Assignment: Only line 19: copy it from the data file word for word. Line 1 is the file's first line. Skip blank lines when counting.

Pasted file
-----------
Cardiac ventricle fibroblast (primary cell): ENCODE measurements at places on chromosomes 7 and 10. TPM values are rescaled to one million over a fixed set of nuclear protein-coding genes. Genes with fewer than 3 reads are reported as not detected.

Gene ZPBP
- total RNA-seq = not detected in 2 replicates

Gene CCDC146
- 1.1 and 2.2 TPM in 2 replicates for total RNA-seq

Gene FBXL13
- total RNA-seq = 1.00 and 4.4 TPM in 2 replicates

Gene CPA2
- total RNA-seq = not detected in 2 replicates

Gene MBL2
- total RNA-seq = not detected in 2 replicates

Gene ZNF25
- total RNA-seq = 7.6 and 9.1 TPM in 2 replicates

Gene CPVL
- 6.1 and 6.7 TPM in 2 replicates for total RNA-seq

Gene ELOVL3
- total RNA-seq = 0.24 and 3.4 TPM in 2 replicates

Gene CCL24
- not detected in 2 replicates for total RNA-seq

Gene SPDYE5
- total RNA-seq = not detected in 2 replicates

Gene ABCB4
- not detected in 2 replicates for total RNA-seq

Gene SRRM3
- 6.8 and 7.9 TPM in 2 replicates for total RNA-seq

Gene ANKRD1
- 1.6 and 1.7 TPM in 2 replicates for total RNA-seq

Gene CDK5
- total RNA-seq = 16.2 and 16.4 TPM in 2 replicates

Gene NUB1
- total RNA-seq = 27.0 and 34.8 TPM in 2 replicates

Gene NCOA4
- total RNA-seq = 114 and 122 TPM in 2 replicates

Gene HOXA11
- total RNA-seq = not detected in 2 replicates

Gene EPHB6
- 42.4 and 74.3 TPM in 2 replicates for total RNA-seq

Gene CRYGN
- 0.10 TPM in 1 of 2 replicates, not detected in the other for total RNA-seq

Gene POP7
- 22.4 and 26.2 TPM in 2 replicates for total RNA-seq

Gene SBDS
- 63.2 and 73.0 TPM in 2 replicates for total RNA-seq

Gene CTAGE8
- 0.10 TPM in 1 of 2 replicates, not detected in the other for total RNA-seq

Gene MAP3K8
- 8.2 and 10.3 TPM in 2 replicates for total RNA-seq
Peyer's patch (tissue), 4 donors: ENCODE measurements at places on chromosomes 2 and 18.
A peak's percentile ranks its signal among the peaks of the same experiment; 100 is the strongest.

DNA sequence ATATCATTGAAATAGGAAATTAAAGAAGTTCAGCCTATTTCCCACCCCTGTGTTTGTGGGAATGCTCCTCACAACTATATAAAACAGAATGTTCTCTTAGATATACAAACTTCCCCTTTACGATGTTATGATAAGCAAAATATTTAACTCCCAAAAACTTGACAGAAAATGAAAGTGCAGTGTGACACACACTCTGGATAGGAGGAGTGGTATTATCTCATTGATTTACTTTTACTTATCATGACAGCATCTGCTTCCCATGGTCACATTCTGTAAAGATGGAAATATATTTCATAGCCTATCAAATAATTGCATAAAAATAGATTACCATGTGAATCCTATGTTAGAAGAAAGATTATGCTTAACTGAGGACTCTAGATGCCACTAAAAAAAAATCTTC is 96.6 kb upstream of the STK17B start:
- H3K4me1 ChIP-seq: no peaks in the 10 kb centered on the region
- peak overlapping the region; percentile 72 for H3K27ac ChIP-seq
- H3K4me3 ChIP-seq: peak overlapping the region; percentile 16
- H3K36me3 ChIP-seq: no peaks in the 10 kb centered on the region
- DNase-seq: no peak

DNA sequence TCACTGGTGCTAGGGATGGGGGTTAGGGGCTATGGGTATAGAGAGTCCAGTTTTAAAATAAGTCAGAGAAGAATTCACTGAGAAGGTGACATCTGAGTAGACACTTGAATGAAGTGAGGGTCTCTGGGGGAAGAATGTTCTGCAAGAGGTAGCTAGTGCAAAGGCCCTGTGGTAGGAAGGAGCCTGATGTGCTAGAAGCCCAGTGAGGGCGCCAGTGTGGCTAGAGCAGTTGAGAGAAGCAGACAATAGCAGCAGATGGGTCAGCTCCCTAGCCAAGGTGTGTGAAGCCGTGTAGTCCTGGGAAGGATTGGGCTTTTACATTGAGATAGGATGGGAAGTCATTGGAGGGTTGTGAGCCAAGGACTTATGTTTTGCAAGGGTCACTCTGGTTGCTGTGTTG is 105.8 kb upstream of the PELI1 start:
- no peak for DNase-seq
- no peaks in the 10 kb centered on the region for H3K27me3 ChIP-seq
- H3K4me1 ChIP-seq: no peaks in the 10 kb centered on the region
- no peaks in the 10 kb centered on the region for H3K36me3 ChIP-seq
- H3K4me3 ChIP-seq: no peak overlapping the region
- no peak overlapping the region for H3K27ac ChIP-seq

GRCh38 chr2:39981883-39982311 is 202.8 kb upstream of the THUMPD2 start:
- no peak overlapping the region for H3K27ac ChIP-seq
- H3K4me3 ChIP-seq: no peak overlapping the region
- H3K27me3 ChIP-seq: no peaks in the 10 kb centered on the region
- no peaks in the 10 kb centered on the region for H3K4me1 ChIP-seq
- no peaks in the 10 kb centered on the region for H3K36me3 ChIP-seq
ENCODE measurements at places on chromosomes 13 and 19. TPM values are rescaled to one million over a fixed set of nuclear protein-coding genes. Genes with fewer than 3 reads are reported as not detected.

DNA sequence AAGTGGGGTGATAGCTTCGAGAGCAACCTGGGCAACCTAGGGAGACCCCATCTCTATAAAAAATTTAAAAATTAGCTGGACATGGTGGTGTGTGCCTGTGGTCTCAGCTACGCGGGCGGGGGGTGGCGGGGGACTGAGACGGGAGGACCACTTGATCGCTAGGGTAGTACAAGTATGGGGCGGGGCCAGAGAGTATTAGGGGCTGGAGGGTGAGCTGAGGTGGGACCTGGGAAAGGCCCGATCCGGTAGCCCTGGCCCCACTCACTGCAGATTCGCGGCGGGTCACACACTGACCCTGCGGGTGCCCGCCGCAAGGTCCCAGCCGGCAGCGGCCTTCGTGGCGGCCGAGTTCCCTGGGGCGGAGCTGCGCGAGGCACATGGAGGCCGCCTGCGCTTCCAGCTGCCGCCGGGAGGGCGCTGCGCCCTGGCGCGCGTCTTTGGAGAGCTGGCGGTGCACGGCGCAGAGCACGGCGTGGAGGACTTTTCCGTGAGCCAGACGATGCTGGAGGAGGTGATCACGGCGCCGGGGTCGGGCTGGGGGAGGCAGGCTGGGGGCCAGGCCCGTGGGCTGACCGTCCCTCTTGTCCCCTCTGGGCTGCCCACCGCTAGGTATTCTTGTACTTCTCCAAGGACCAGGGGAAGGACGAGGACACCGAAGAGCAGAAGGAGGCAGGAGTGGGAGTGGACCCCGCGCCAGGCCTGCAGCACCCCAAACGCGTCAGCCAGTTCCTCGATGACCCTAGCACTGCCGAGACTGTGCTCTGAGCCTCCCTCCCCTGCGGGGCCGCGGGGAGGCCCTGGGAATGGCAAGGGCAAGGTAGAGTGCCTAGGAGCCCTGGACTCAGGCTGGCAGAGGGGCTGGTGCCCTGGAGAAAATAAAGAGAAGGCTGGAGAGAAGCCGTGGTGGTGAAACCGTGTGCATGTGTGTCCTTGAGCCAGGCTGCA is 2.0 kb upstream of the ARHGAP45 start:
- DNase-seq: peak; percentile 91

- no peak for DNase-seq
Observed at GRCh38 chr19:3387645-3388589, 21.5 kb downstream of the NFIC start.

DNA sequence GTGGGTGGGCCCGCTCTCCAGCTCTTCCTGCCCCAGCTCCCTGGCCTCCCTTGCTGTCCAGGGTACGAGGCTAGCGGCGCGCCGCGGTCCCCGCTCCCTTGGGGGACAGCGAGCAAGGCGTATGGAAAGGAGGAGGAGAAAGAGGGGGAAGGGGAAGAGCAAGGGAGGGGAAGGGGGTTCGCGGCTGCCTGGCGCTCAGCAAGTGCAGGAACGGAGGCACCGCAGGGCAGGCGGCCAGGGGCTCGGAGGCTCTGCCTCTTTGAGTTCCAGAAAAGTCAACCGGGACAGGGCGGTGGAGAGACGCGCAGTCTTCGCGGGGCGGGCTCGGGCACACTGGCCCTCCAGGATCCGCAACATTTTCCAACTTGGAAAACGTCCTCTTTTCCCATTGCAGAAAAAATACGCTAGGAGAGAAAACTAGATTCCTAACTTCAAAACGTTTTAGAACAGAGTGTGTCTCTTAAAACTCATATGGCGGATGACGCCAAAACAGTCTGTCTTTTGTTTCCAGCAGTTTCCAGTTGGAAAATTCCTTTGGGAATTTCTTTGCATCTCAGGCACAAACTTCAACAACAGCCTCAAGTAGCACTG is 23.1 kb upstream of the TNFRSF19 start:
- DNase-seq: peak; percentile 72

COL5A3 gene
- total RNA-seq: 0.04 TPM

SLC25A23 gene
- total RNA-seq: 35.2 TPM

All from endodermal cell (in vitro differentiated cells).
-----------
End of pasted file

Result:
- not detected in 2 replicates for total RNA-seq